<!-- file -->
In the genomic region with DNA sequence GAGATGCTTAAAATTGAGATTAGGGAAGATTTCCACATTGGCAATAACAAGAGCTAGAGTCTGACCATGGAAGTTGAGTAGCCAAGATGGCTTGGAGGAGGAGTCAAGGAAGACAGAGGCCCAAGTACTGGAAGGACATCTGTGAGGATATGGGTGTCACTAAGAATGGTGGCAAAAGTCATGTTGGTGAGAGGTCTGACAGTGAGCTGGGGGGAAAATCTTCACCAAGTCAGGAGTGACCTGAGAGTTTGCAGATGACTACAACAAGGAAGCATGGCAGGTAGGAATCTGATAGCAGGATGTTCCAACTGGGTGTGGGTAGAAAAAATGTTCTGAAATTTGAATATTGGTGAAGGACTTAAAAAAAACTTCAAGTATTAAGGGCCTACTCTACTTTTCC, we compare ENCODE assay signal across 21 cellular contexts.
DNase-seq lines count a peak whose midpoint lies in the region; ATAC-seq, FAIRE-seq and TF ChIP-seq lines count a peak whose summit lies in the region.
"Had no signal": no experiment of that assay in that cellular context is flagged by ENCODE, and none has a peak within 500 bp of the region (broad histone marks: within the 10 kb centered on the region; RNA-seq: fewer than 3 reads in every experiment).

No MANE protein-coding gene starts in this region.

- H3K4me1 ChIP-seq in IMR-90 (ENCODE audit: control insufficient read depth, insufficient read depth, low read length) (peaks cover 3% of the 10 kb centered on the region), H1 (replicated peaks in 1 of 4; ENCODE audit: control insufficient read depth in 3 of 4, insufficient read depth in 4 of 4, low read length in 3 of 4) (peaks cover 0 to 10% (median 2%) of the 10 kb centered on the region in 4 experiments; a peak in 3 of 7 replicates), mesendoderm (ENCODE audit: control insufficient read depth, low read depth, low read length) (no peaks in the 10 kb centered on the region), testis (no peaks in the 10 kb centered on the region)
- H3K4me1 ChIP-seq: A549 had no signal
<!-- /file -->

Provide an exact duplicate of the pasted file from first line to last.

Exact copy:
In the genomic region with DNA sequence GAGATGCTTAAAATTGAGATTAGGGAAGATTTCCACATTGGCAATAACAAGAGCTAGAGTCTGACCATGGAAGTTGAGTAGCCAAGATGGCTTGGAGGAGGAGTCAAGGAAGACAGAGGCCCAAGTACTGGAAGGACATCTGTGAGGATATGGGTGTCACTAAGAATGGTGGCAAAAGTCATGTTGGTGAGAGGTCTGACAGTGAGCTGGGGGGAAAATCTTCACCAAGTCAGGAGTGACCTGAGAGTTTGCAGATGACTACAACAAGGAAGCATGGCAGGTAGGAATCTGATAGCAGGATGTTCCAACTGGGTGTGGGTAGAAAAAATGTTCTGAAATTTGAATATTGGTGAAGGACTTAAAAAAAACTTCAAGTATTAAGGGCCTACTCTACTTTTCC, we compare ENCODE assay signal across 21 cellular contexts.
DNase-seq lines count a peak whose midpoint lies in the region; ATAC-seq, FAIRE-seq and TF ChIP-seq lines count a peak whose summit lies in the region.
"Had no signal": no experiment of that assay in that cellular context is flagged by ENCODE, and none has a peak within 500 bp of the region (broad histone marks: within the 10 kb centered on the region; RNA-seq: fewer than 3 reads in every experiment).

No MANE protein-coding gene starts in this region.

- H3K4me1 ChIP-seq in IMR-90 (ENCODE audit: control insufficient read depth, insufficient read depth, low read length) (peaks cover 3% of the 10 kb centered on the region), H1 (replicated peaks in 1 of 4; ENCODE audit: control insufficient read depth in 3 of 4, insufficient read depth in 4 of 4, low read length in 3 of 4) (peaks cover 0 to 10% (median 2%) of the 10 kb centered on the region in 4 experiments; a peak in 3 of 7 replicates), mesendoderm (ENCODE audit: control insufficient read depth, low read depth, low read length) (no peaks in the 10 kb centered on the region), testis (no peaks in the 10 kb centered on the region)
- H3K4me1 ChIP-seq: A549 had no signal